Many people think they could identify sexual harassment in the workplace, but they might not fully understand the scope of this abuse. Moreover, they might not understand how far protection against sexual harassment in the workplace goes, which may lead one to suffer a hostile working environment. In fact, employees are protected against sexual harassment in the workplace and allowed by law to pursue compensation if they are harassed. Victims are also able to pursue compensation if their employer doesn’t make an adequate effort to protect employees from sexual harassment.
A teacher at Serra High in California is currently suing San Francisco’s Roman Catholic Diocese for compensation for the sexual harassment she reported suffering while teaching at a Diocese school. The teacher claims that sexually explicit graffiti pertaining to her was found in the boys’ bathroom, but the situation was not treated seriously. Later the same year, sexually explicit tweets were discovered about the teacher, which the administration allegedly did nothing about.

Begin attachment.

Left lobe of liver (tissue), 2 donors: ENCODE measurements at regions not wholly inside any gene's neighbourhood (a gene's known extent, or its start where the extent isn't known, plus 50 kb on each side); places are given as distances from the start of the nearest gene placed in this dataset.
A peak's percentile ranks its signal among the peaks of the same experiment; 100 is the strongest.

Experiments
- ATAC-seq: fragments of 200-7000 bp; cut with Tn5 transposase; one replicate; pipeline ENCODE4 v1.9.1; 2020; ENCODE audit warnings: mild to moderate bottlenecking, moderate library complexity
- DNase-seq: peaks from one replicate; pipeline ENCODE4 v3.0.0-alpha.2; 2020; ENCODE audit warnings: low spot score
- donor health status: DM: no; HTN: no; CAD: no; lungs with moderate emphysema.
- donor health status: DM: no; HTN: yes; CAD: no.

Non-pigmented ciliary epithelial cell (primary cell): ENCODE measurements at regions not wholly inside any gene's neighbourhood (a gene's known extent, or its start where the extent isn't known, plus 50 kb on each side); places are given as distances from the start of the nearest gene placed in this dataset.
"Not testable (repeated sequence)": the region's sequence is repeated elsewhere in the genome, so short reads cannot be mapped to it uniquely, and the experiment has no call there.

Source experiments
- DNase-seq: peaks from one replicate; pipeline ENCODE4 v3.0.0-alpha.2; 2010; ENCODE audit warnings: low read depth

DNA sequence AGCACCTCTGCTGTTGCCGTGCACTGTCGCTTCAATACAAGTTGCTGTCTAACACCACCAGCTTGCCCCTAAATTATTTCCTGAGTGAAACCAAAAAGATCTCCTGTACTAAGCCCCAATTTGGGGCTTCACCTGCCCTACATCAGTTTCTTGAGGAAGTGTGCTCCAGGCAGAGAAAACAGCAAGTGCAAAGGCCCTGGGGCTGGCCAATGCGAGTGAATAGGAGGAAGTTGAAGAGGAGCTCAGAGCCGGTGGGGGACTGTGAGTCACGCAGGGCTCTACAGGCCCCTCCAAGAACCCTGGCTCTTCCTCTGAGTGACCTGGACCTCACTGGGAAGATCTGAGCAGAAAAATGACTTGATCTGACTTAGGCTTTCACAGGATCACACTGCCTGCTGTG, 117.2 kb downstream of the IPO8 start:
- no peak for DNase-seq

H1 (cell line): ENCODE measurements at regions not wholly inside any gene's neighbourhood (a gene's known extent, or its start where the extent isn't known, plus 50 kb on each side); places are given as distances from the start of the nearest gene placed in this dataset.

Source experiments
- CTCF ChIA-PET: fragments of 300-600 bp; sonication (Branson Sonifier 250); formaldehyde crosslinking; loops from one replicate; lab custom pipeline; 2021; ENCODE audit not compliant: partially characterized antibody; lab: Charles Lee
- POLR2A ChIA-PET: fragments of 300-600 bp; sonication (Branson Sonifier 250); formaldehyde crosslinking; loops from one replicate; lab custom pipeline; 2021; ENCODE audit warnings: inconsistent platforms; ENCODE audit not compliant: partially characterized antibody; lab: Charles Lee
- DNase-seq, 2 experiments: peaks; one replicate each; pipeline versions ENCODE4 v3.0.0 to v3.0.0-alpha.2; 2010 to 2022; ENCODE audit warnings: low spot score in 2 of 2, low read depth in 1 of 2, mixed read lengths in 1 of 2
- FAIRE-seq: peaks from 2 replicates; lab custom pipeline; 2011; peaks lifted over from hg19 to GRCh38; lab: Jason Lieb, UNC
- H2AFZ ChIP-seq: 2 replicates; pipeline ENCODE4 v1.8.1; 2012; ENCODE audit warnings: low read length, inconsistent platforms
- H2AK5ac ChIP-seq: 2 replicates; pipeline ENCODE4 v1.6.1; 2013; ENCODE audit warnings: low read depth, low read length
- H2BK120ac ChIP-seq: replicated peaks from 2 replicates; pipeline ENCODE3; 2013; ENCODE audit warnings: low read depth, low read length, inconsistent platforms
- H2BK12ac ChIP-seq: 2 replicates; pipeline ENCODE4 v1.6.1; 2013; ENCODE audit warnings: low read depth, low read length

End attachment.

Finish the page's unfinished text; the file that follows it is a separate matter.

According to the victim, only after she notified the school of her intentions to contact police did the school take serious action, expelling six students and suspending six more. One of the students claimed that the abusive practices were long-standing on campus, and that students who could get sexually explicit pictures of a teacher were held in very high regard amongst their peers. This statement was reinforced by claims that an English teacher’s buttocks was photographed in the 2007-08 school year, and that a student was also caught photographing up a Spanish teacher’s skirt a year later.
Even if employers are not sexually harassing their employees, they have a legal obligation to protect them from sexual harassment of any kind. If you are being sexually harassed and your employer is negligent regarding the matter, you may be entitled to compensation.
Source: San Jose Mercury News, “Serra High lawsuit: Catholic school boys competed for up-skirt photos of female teachers,” Matthias Gafni, May 15, 2014